I have lived most of my life far away from palm trees. But on my visits to palm trees in places like Florida, California, and Israel, I have always been captivated by how majestic and (to me) exotic and unusual they are.
On a visit to California several years ago, I started paying attention to how palm trees grow. Most of the fronds of a palm tree are bent over to one direction or another. But at the very center of the top of a palm tree (at least for the date palm and other varieties that I observed) is a small “closed frond” that is not bent in one direction or another. Rather, it points straight up. As this “closed frond” grows, it will eventually open, and its leaves will separate and some will flop this way and some will flop that way. But at the moment, the “closed frond” is united and undifferentiated.
Jews have a special name for the “closed frond”: it is the Lulav, the palm branch that is one of the Arba Minim, the four kinds of plants that are used ceremonially on the holiday of Sukkot. Each palm tree grows only one Lulav at a time. (A recent article on Lulav harvesting, https://www.timesofisrael.com/largest-lulav-harvesting-kibbutz-has-fronds-in-high-places/, notes that each palm tree can yield approximately 1 Lulav each month -- but a palm tree has only one Lulav at any given time.)
Jewish law instructs that a Lulav that is fit for ritual use must exemplify this quality of being united and undifferentiated. The Lulav’s leaves are arranged in a kind of pyramid arrangement, with the shortest leaves on the sides and the tallest leaves in the middle. The tallest two leaves in a kosher lulav are fused together; collectively, they are known as the ‘tiyomet’ תיומת (related to the Hebrew word for ‘twin’). (The word ‘tiyomet’ can also refer to any fused pair of leaves in the Lulav, but in Ashkenazic halakhic discussions the reference is to the central and tallest pair.) If the Lulav had not been harvested, the closed frond would have grown, and the tiyomet would have split, with the two twin leaves that comprise it going off in different directions. But according to halakhic sources, one of the most important qualities of a kosher Lulav is that the tiyomet not yet be split.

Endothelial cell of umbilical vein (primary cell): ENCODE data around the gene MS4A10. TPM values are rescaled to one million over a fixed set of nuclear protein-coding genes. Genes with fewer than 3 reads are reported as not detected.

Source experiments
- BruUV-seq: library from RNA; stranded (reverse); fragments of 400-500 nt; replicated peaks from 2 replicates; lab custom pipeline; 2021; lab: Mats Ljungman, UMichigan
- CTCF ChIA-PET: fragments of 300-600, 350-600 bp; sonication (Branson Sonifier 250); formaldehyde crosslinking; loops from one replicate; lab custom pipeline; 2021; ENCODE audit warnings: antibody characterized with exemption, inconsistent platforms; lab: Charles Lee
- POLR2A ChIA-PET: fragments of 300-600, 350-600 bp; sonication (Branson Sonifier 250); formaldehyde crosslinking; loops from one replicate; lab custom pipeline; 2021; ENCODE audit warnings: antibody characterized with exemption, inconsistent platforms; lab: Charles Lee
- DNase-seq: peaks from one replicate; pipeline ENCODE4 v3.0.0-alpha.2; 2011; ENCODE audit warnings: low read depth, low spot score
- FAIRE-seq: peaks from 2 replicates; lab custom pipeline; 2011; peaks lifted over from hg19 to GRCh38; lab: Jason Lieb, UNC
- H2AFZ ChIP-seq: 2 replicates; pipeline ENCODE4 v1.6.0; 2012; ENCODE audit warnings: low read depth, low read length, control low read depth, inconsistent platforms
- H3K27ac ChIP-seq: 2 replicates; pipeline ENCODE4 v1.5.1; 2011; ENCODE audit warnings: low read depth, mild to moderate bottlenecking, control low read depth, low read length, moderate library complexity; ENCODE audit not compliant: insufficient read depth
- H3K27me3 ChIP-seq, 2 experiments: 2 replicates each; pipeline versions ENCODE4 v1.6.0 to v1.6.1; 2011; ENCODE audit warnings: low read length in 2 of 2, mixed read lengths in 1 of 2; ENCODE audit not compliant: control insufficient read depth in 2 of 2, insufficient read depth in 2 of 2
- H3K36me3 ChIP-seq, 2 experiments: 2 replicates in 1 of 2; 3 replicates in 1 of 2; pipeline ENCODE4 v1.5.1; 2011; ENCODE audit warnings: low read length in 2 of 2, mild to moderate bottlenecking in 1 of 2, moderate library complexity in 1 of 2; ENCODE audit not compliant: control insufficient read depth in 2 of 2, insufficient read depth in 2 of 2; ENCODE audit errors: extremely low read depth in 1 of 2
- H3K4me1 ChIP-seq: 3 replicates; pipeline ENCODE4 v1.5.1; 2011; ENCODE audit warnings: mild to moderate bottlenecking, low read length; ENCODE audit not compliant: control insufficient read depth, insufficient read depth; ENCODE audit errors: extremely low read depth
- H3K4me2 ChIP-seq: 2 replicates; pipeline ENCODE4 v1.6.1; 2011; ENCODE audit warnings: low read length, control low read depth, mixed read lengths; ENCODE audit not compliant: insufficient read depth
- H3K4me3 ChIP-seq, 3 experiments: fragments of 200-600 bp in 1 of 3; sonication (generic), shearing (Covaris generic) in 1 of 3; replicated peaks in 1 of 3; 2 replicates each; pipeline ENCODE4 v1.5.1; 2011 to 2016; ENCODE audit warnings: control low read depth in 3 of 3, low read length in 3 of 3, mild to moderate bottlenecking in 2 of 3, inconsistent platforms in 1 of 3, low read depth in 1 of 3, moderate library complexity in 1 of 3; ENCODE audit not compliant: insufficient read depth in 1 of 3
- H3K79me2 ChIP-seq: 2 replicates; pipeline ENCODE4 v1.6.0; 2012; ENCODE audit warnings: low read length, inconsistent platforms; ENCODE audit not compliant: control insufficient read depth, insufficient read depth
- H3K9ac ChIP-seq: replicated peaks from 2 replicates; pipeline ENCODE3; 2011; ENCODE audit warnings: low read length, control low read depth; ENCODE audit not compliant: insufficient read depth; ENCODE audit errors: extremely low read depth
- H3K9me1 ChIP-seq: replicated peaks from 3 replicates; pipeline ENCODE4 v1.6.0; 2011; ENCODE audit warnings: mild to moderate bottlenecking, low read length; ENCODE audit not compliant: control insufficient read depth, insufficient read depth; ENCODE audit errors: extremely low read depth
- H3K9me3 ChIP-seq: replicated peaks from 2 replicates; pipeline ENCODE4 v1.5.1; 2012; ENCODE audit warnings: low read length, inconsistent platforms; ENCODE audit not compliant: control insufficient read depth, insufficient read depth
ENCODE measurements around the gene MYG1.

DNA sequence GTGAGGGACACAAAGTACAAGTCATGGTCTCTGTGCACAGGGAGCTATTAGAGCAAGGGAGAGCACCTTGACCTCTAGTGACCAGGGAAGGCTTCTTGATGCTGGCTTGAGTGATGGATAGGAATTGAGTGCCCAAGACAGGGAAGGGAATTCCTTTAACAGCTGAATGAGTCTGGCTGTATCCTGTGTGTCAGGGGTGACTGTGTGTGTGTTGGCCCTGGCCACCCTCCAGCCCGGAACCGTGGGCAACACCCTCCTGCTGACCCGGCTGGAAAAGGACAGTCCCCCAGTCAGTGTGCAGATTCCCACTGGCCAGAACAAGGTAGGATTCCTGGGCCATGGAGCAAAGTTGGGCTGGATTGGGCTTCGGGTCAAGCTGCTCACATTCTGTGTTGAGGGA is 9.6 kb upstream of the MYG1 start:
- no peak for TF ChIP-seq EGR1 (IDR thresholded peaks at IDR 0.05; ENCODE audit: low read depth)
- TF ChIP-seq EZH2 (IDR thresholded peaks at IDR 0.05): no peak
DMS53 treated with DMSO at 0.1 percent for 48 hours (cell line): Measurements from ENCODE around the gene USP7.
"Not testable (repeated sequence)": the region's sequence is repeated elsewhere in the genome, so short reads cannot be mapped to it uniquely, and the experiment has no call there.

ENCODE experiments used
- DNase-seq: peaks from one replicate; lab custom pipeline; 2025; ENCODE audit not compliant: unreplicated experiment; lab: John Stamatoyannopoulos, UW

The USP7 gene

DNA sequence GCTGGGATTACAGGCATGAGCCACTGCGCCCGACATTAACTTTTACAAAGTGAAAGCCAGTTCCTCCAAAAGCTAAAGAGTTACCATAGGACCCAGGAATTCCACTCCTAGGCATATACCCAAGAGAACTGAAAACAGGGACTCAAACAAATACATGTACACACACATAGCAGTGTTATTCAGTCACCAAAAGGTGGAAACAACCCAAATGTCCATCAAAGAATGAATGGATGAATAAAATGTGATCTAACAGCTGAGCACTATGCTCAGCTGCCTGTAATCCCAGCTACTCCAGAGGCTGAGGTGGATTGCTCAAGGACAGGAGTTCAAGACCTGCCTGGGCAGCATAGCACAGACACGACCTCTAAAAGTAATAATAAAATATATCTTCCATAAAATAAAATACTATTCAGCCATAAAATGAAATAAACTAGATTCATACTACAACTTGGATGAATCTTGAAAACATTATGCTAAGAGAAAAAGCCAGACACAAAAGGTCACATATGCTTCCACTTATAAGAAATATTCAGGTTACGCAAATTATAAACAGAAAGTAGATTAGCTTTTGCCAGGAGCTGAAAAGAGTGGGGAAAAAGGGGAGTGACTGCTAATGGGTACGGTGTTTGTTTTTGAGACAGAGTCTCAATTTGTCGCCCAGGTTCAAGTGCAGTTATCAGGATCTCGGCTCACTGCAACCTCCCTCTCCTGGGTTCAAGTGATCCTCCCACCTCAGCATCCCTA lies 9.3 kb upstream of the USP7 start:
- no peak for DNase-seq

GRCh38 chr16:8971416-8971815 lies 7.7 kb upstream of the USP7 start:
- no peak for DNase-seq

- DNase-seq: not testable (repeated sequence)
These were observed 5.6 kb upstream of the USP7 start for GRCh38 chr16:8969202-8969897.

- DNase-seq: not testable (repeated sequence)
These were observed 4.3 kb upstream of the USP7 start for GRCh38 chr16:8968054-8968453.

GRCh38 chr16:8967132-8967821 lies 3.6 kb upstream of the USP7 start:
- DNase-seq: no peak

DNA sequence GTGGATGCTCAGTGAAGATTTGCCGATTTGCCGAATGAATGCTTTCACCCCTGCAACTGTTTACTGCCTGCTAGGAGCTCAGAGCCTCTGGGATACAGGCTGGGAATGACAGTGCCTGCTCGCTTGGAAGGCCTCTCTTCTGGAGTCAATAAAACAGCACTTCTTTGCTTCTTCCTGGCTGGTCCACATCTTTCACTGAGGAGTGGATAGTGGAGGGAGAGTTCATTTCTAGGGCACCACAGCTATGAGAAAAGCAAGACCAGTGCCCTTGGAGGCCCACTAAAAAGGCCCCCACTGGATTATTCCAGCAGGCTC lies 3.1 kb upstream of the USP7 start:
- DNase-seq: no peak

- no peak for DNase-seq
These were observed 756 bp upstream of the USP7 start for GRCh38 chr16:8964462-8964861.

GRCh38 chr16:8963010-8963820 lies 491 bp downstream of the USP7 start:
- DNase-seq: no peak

The Lulav itself, and its unsplit tiyomet, can be a palpable symbol of the future, with its decisions yet to be made and its outcomes yet to be realized. For our ancestors, the undifferentiated quality of the Lulav might have been a symbol of their uncertainty about the quantity of rain that would fall in the coming year - always a preoccupation in the land of Israel, especially at Sukkot time.
For us, the undifferentiated Lulav can also represent the moment, frozen in time, immediately before an important decision is made. The two twin leaves in the tiyomet are now identical but would soon diverge (had the Lulav not been harvested). Similarly, in my own personal life, and in the life of my community and nation, I am constantly faced with decisions, sometimes binary decisions, which will dramatically affect the future for me and for those who are connected with me. I may sometimes seek the comfort of the middle path, resisting a decision. But so often in our lives, there isn’t a middle path. The tiyomet has not split yet, but its splitting (in a live palm tree) is inevitable. And it is up to me to locate myself on one side of the divide or the other. The Lulav can remind us that, even at times when we feel powerless, we can still make decisions that will affect and transform our future.
The Lulav grows at the very center of the top of the palm tree and represents that tree’s potential for growth and change. Staring at the Lulav’s tip, I can ask myself: right now, what is my tiyomet - the decision I need to make but have not yet made? How can I make the most of this current moment that is full of possibility?